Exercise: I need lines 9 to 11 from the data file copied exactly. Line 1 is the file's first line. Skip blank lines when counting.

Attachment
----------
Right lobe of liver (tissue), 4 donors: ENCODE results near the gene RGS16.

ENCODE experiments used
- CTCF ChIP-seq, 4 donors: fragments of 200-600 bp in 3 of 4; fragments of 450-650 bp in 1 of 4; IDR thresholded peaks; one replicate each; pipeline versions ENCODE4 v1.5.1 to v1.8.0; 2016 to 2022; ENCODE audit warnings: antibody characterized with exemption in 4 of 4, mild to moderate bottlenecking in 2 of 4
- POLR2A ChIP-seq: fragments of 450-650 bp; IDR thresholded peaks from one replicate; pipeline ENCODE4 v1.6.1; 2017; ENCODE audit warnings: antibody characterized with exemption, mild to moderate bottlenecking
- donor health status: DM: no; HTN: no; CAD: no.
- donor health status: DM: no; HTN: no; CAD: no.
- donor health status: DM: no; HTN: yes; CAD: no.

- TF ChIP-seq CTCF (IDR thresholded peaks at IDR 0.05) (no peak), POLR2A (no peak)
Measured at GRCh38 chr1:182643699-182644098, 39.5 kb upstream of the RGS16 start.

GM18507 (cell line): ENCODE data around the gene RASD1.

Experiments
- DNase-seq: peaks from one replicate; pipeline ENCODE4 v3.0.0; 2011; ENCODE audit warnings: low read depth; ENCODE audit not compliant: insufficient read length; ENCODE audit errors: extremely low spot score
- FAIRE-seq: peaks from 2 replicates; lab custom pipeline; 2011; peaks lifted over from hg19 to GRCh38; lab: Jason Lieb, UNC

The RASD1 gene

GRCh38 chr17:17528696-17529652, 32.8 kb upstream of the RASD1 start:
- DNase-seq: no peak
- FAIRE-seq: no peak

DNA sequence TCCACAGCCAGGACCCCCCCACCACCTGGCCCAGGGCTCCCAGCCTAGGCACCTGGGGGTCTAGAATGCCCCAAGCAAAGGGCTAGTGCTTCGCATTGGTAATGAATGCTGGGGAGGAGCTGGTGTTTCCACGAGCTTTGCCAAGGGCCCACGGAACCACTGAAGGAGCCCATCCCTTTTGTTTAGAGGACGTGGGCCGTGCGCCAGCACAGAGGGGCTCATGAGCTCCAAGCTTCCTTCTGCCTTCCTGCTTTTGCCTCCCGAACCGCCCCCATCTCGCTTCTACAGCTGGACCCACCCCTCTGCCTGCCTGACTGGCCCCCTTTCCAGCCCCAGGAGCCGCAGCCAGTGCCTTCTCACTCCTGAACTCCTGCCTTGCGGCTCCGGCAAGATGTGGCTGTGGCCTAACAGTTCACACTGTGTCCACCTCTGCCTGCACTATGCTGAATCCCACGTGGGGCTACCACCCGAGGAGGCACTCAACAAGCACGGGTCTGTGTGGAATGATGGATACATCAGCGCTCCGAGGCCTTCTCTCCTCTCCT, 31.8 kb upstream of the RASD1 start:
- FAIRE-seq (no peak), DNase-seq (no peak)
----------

Measured at GRCh38 chr1:182643699-182644098, 39.5 kb upstream of the RGS16 start.

GM18507 (cell line): ENCODE data around the gene RASD1.

Experiments